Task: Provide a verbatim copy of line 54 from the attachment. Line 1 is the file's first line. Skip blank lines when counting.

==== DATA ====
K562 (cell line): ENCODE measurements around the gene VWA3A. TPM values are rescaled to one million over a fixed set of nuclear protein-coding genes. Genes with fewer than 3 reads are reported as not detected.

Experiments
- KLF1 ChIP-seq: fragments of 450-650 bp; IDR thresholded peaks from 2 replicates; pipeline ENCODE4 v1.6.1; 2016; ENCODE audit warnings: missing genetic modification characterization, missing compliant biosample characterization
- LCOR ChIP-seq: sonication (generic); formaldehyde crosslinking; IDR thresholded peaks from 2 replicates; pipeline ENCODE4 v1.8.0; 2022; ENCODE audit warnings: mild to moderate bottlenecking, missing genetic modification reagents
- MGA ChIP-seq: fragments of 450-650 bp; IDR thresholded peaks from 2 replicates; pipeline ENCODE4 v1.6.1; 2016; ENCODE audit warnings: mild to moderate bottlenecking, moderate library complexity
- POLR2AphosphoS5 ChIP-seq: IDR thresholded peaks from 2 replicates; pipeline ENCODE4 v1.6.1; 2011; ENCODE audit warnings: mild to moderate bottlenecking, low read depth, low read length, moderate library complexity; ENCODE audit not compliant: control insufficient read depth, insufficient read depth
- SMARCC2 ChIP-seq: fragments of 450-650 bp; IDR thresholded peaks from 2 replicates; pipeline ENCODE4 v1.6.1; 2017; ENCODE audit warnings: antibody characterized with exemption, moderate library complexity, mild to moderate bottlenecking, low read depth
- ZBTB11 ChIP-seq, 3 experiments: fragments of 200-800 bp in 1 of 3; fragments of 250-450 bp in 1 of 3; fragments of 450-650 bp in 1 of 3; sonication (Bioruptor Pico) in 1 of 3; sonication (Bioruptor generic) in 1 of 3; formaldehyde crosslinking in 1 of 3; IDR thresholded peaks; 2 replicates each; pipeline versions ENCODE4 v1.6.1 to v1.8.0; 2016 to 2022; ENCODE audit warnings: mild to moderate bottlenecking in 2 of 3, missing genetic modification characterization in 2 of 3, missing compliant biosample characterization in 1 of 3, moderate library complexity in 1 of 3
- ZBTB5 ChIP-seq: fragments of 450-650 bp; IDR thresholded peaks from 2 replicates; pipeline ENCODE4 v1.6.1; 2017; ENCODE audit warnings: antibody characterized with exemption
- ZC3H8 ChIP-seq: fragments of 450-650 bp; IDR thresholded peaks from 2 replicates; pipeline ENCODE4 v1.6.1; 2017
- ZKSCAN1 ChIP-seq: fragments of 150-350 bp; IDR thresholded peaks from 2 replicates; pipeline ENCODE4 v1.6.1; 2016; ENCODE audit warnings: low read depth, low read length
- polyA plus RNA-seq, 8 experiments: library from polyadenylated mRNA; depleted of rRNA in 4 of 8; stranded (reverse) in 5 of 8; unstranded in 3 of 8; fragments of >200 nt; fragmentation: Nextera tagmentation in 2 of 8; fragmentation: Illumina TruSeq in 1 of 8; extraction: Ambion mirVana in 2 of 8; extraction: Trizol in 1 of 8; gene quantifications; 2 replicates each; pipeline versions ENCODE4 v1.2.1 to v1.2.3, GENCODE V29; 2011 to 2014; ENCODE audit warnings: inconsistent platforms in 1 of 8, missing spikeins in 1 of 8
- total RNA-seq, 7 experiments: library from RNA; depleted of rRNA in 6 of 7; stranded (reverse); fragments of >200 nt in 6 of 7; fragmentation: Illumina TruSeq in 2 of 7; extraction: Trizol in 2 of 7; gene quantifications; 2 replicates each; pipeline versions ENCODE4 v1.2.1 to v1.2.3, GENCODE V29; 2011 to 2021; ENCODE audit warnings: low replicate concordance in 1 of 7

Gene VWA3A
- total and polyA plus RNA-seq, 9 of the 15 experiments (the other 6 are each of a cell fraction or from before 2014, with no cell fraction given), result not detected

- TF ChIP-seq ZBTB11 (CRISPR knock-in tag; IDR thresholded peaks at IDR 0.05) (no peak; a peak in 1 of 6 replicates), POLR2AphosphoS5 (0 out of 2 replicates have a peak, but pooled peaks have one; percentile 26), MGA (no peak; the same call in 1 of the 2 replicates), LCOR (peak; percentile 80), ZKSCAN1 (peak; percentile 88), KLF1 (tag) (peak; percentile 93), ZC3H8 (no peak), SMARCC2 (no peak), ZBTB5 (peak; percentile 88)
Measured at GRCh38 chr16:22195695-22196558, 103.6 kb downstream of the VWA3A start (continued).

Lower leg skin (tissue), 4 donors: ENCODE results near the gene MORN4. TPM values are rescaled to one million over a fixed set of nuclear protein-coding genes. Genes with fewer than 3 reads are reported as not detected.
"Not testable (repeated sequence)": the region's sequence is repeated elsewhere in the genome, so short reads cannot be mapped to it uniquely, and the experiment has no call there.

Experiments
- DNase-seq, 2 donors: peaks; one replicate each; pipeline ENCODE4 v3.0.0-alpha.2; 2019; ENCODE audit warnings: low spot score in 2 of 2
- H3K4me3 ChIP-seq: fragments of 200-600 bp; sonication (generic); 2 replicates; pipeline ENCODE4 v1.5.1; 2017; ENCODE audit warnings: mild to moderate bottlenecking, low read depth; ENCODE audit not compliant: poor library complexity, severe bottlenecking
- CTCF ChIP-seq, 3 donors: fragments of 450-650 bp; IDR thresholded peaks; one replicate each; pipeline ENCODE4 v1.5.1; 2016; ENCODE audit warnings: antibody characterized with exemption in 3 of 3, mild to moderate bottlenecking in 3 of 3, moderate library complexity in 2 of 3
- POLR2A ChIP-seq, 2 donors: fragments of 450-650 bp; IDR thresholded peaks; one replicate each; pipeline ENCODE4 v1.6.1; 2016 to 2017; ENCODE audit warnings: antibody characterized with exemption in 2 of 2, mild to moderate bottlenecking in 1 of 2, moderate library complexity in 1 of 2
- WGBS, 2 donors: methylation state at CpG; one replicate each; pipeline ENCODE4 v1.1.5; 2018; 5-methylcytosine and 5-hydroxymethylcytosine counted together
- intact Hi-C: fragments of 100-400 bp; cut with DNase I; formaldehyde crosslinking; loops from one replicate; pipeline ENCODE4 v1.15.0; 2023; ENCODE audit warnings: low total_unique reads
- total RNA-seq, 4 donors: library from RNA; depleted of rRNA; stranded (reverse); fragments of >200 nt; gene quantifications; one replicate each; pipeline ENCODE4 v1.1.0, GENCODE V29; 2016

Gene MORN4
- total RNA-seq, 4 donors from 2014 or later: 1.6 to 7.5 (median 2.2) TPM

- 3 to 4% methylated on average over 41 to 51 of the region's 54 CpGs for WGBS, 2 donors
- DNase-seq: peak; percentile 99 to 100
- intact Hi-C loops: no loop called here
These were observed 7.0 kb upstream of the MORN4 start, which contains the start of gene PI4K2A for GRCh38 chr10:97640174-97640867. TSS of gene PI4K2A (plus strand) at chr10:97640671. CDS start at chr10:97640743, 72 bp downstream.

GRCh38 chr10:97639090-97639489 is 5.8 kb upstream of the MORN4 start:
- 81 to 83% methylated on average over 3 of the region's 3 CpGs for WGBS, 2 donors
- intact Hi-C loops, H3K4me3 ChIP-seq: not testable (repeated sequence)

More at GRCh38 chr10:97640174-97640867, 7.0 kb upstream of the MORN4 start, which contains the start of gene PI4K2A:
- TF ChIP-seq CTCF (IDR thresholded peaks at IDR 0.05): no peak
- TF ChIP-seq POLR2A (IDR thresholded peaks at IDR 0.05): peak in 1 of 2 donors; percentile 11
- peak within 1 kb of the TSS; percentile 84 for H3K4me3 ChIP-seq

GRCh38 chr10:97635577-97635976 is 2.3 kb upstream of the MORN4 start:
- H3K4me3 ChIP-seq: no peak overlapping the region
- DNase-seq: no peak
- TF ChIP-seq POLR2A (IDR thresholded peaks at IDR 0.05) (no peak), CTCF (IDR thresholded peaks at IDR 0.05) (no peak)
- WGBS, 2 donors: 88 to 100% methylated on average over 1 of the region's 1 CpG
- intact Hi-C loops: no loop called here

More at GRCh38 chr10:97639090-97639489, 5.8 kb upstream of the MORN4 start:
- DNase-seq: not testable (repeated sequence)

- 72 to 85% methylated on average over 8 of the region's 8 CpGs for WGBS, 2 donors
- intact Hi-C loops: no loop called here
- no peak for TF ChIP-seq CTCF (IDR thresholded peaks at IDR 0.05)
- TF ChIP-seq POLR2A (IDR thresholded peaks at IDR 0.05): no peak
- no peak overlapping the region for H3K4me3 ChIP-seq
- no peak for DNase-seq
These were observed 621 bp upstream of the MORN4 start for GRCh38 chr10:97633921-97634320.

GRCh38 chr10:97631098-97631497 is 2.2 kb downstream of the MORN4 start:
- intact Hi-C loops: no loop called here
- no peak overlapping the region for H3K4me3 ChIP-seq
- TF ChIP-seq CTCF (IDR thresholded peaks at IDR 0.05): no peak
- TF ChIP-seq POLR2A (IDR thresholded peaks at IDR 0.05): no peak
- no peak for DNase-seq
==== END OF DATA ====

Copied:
- no peak for DNase-seq